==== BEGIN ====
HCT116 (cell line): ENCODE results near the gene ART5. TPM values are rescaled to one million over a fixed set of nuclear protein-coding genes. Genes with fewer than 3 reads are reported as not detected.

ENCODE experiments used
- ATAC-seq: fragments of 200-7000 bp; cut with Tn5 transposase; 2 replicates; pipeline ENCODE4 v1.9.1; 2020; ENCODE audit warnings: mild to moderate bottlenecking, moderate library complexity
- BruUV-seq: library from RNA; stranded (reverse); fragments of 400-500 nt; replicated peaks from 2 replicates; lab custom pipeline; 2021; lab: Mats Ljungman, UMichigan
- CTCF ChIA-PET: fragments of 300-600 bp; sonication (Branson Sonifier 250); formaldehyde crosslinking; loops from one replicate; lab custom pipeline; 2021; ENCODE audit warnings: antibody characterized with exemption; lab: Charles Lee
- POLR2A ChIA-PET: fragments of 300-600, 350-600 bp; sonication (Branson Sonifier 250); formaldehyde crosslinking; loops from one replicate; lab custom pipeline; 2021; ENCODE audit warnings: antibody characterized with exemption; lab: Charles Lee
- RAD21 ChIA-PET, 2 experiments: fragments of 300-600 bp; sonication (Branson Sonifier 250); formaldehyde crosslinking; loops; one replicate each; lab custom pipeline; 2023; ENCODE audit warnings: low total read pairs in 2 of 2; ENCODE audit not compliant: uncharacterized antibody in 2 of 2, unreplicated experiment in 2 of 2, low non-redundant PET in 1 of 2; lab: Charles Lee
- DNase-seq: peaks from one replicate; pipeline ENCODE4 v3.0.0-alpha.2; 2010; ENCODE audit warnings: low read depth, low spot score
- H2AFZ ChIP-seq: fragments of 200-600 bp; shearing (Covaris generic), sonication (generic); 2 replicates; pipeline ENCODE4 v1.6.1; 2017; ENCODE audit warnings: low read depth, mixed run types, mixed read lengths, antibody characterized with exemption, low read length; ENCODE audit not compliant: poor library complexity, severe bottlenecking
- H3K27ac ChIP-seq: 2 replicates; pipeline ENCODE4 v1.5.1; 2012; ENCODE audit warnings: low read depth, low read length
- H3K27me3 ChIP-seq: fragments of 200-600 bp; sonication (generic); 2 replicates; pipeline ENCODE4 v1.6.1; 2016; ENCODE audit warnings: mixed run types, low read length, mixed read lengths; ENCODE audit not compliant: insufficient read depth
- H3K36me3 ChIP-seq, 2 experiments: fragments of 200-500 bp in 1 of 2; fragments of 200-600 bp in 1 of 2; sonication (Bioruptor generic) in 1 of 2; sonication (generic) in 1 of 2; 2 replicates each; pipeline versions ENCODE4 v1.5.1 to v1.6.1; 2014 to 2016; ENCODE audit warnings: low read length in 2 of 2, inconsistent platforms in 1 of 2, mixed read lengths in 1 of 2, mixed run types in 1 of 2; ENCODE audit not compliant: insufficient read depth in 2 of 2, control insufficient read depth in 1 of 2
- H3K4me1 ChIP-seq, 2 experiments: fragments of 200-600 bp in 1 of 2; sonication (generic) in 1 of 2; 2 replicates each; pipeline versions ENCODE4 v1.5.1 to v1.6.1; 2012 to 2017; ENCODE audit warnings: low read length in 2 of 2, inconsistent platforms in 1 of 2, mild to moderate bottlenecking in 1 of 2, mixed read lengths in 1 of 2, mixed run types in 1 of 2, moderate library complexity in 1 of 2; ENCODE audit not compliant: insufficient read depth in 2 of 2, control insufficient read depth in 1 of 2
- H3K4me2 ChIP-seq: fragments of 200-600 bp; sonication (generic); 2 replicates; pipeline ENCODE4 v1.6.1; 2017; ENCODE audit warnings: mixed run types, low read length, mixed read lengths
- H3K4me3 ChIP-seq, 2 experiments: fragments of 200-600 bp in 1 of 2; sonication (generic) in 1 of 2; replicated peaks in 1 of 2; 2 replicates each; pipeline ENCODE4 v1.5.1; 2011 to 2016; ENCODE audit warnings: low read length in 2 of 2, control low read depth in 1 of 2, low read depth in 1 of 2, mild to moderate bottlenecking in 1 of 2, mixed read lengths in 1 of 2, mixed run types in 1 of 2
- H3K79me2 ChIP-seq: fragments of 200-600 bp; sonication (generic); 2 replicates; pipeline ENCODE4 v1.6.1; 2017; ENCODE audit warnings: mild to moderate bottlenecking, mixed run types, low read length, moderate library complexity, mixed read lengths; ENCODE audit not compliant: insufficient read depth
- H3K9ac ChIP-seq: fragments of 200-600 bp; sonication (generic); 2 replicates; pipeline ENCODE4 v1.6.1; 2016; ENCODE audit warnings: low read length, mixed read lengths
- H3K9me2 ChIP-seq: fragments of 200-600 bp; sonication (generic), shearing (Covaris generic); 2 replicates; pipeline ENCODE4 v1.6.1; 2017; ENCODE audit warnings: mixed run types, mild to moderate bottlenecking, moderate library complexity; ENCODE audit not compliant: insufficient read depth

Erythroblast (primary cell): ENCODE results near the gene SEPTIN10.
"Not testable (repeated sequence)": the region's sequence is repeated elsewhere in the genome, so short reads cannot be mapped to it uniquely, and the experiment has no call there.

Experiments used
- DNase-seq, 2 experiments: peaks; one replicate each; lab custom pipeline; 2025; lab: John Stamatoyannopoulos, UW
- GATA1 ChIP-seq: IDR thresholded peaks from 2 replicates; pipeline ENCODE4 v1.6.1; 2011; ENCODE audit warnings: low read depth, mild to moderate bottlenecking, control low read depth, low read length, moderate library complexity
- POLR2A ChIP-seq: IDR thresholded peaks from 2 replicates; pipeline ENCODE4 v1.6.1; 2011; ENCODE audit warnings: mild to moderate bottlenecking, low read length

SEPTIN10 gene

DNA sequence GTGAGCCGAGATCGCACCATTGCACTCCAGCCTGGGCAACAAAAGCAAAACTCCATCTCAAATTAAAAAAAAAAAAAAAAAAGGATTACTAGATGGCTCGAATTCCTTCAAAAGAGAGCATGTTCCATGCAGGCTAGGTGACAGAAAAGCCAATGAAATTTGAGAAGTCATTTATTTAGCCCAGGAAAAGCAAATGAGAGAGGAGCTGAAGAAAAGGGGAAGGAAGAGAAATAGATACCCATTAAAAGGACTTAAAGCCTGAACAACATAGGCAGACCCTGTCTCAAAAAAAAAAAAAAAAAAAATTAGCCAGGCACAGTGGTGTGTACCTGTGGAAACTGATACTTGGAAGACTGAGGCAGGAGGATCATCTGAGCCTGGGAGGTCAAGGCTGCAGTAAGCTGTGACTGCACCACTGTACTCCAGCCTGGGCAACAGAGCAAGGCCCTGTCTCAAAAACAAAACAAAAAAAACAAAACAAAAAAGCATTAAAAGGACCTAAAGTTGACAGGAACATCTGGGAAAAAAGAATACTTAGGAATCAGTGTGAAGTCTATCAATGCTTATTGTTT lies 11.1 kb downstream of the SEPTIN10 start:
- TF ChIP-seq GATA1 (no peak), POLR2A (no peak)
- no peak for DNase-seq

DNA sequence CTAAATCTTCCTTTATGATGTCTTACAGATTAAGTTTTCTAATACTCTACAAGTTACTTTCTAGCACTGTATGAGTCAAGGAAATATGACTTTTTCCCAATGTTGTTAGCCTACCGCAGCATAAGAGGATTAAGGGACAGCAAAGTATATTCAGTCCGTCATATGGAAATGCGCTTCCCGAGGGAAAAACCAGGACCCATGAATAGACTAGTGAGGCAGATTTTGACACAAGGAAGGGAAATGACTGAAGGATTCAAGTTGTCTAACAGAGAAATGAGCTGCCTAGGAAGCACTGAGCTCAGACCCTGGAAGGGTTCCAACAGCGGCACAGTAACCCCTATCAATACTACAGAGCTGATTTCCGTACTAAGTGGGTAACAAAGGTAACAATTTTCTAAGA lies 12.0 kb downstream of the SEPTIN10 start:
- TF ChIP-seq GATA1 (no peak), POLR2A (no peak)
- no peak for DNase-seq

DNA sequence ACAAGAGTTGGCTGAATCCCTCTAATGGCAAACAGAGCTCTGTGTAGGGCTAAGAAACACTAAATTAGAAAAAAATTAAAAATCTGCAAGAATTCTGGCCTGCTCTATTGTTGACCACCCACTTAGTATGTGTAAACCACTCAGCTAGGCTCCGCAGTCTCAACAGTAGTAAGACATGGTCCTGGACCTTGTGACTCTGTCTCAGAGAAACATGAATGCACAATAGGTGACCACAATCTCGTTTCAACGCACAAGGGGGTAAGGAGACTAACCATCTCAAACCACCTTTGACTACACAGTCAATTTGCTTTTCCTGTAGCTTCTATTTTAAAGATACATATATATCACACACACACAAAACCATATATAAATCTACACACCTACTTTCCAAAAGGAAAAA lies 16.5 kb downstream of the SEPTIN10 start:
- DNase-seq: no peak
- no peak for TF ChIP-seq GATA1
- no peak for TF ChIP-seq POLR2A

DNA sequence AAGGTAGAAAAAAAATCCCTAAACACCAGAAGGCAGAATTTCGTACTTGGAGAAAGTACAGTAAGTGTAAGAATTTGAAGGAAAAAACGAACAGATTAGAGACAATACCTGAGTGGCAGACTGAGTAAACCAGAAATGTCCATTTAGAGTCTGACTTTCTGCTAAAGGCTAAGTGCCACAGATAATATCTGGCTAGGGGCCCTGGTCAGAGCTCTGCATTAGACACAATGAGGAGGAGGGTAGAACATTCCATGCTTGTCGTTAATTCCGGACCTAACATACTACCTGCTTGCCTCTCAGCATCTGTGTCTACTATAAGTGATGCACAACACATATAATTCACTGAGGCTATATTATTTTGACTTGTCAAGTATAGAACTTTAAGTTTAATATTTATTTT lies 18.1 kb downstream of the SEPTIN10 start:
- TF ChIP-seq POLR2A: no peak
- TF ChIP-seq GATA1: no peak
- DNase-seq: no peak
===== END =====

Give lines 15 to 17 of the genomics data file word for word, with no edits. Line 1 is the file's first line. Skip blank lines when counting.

- H3K4me3 ChIP-seq, 2 experiments: fragments of 200-600 bp in 1 of 2; sonication (generic) in 1 of 2; replicated peaks in 1 of 2; 2 replicates each; pipeline ENCODE4 v1.5.1; 2011 to 2016; ENCODE audit warnings: low read length in 2 of 2, control low read depth in 1 of 2, low read depth in 1 of 2, mild to moderate bottlenecking in 1 of 2, mixed read lengths in 1 of 2, mixed run types in 1 of 2
- H3K79me2 ChIP-seq: fragments of 200-600 bp; sonication (generic); 2 replicates; pipeline ENCODE4 v1.6.1; 2017; ENCODE audit warnings: mild to moderate bottlenecking, mixed run types, low read length, moderate library complexity, mixed read lengths; ENCODE audit not compliant: insufficient read depth
- H3K9ac ChIP-seq: fragments of 200-600 bp; sonication (generic); 2 replicates; pipeline ENCODE4 v1.6.1; 2016; ENCODE audit warnings: low read length, mixed read lengths